Let's start with the Blogger editor.  With this editor, you click the image icon in the tool bar and, assuming you are in compose mode, a dialogue appears allowing several choices for the source of the image.  One of these is Picasa Web Albums!  Win!

Selecting the image to insert is a simple matter of picking the album, and the image.  Holy LOL Cats!  This works great!

Now let's try inserting an image with the editor provided for Google Sites.  This editor does not have an image icon in the tool bar.  Instead you'll find this functionality in the menus.  Click "Insert".

What you'll get is this menu jam packed and overflowing (hence the little arrow in the lower right) with cool stuff you can insert.

"Image" is right up front, so we'll click that.

Now here's where it gets interesting.  The naive chimp might expect to find something at least a bit similar to what we see to facilitate images in the Blogger editor.

Ha!  Ha!  No such luck!  The Google is not so easily pigeon-holed, silly chimp.

What you'll actually get is this dialogue offering only two options, uploading an image file, or entering the URL of an image.

To get an image from your Picasa Web Albums therefore, you will need to copy and paste the images URL from Picasa.

You go to Picasa, select the album, select the image, select a few options, and Picasa finally gives up the URL.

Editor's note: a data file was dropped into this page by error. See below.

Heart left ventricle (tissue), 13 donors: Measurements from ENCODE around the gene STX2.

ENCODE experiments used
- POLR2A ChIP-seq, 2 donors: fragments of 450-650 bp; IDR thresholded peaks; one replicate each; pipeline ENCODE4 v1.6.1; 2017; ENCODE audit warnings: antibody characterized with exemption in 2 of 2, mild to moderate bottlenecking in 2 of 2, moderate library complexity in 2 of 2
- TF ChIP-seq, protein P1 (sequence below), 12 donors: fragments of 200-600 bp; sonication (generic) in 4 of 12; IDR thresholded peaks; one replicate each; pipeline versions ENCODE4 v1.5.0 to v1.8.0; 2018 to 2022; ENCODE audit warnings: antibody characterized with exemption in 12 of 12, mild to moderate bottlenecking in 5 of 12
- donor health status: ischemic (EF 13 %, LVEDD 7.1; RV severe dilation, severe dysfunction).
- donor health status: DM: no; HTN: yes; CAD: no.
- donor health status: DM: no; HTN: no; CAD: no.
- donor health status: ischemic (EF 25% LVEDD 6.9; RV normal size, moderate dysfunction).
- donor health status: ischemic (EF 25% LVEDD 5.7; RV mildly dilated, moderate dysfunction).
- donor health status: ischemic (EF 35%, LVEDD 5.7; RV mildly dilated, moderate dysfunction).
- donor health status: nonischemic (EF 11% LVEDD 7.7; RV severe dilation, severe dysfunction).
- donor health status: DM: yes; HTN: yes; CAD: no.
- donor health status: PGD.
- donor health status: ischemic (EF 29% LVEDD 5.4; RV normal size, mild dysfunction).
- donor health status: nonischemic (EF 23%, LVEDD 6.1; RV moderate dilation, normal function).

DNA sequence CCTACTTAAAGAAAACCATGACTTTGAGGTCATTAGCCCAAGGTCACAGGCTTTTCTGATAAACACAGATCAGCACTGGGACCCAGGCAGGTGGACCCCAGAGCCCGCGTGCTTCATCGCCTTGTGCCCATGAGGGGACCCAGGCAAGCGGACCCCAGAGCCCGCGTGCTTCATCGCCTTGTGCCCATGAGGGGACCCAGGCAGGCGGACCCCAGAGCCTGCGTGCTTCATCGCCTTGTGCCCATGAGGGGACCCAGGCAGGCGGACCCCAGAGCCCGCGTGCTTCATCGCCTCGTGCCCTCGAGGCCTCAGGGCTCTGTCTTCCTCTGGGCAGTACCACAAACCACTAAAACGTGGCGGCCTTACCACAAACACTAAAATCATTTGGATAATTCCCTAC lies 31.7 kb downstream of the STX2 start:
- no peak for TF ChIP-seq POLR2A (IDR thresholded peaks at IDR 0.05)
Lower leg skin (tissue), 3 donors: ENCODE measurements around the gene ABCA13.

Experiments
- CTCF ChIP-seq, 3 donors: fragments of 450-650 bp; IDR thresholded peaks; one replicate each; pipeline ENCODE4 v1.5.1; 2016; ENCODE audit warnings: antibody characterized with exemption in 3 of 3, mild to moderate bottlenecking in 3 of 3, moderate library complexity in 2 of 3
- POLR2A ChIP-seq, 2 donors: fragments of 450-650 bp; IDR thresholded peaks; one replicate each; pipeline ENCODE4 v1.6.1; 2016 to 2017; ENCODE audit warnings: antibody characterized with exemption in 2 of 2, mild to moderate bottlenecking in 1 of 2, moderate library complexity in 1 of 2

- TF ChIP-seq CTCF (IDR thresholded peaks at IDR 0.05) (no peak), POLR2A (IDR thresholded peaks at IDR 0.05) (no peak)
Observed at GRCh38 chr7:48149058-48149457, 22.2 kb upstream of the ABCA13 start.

As an added bit of fun, it should be mentioned at this point that you will only see the link options in Picasa if the album is either public, or limited (public with link).  These choices are album properties that you'll need to set before doing any of this.


So there you have it.  Two HTML editors, both from Google, both dedicated to content creation within two Google offerings, and both with very different means of incorporating images from Google's on line image management tool.  Awesome!

Monday, October 22, 2012

The Things About Stuff

Editing with the editor to do some editing at is a real adventure.  I could go on about this all day probably, but today we'll keep it simple and take a look at just one bit of fun; inserting an ad.

Let's start with a simple blog post.  We'll add a title, a little text, and some minor formatting...

The preview on this looks great!  This blog is going to be insanely popular, I can tell already!

Wait, I know...  I'll insert an ad at the bottom.  Why, with all the page views this will get, I can go home early!

Now, one way to do this is in's options.  In there one can link up a Google adsense account, add ads to the blog's layout, and optionally opt for ads to appear between each post.  Oh sure, that's one way...  But suppose a chimp wants more control over ad usage and type?  For example, Google will render only three ad units per page.  So, if someone looks at the main blog page, they will only see three ad units, even though ads may be selected to appear between all posts.  You don't really get to pick which posts get the ads in this case. 

It's also nice to mix up the ad types, and placement manually.  And to not have ads in some posts.  In general, we know a thoughtful chimp is all about ad control on this here internet.

That said, there's nothing to stop you from getting some ad script from the adsense website and pasting it into your post.  First, switch the editor to HTML mode.  Here's what the post looks like.

Google's blogger loves the div tag!

But anyway, this is fine, no problem, it'll work.

Next you go get your adsense ad source, and copy and paste it, in HTML mode so you get the raw Java script.